The multi-talented British writer-director-performer talks about exploring disturbing territory, filming while pregnant and catching the magic of the moment.
Known for her work in Sightseers and Garth Marenghi’s Darkplace, Alice Lowe made her widely acclaimed directorial debut with the warped, hilarious and bloody black comedy Prevenge, which she also wrote and starred in while heavily pregnant. Filmed in 11 days, the story focuses on an expecting mother who goes on a vengeful killing spree, spurred on by her unborn baby. Although it is a dark, uncomfortable and surreal tale, Lowe has managed to create a character that audiences find themselves rooting for. A film that confuses the moral compass, it stays on the mind long after it ends.
Angela Penhaligon met Alice Lowe at a small coffee shop in an art gallery in South London, where she was surprised to find this purveyor of darkness playing with her little girl, smiling, drinking cucumber water and wearing a dainty vintage purple top. They talked about exploring disturbing territory, filming while pregnant and catching the magic of the moment.
Angela Penhaligon: Where does the darkness come from?
Alice Lowe: I’ve always been an honorary goth, I like horror, dark fairy tales, mythology, things that take a turn for the creepy. I don’t decide to do it, it just happens. I don’t think people think of me as a dark person. It’s just the stuff that interests me, it’s the world I go into to challenge myself, it’s that cosy creepiness that I explore through my work and hopefully don’t experience in real life. I don’t know where it comes from but I know that I enjoy exploring it.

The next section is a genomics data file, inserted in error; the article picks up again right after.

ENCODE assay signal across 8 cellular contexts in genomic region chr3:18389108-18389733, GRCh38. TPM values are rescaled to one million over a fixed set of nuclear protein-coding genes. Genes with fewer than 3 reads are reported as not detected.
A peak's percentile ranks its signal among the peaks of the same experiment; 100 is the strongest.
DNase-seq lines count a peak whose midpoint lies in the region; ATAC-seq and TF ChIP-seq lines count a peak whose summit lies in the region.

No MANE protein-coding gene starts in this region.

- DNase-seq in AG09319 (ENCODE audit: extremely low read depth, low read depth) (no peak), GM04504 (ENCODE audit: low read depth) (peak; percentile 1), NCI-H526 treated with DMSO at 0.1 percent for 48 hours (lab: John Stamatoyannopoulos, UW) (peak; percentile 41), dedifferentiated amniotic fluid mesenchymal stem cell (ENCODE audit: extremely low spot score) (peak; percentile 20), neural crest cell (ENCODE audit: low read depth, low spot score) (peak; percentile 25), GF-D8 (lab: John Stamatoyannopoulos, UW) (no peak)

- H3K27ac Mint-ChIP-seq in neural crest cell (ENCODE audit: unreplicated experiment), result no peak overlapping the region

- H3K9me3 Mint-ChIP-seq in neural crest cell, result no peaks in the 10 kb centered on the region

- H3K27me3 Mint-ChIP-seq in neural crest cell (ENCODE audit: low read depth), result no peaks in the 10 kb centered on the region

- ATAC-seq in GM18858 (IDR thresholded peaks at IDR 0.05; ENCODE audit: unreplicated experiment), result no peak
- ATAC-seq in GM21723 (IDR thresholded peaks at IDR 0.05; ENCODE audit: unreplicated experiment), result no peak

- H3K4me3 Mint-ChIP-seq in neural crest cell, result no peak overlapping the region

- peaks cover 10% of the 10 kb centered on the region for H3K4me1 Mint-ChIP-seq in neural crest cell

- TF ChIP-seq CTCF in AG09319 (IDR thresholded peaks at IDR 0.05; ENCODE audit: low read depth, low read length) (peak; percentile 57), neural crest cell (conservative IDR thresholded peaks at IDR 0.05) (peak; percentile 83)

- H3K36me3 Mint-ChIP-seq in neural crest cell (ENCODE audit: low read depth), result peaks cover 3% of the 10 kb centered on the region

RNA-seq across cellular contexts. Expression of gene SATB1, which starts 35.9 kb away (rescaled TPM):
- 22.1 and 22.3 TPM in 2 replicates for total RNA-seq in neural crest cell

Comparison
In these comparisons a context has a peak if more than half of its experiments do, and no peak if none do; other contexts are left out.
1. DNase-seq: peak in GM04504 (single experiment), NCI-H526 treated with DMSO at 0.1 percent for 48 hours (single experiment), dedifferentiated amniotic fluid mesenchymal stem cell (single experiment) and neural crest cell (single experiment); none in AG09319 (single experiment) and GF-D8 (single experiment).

What was it like to direct the film while pregnant?
I didn’t find filming it too stressful, I had loads of energy. I think I was a bit high on pregnancy hormones. I made lots of decisions that made it really easy, working with people I really like, setting it up to be a short shoot, and we had free special effects in the fact that I was really pregnant. It wasn’t hugely stressful in a ‘I nearly died shooting this’ kind of thing.
How did you approach the shoot?
We did go off script a bit when we were filming and the process was quite adaptable, capturing the magic of the performance, the location, the ideas that pop into your head, grabbing what you didn’t know you were going to film. For me capturing a film is about textures, almost like a painting or like making an album, you want a bit that’s fast, slow, happy, so the audience is going through this journey, an experience. Once you know what colours you’re trying to fill in, it shouldn’t take that long to film. It’s more about the parameters of things than it is about the actual filming. It’s funny to see what was important in the edit, sometimes it’s the moments you didn’t put a lot of weight on that are hugely important in retrospect.
What was the writing process like?
It came to me in snippets, I had clear visions of specific scenes, which I stayed true to when it came to film the scenes.
I’m working on my next film, it’s in the percolation stage, I’m nurturing ideas, and I’m working on enhancing my creative bubble.
What can we expect?
A rom com!
A dark one, I assume?
Yes, like Shakespeare.
Interview by Angela Penhaligon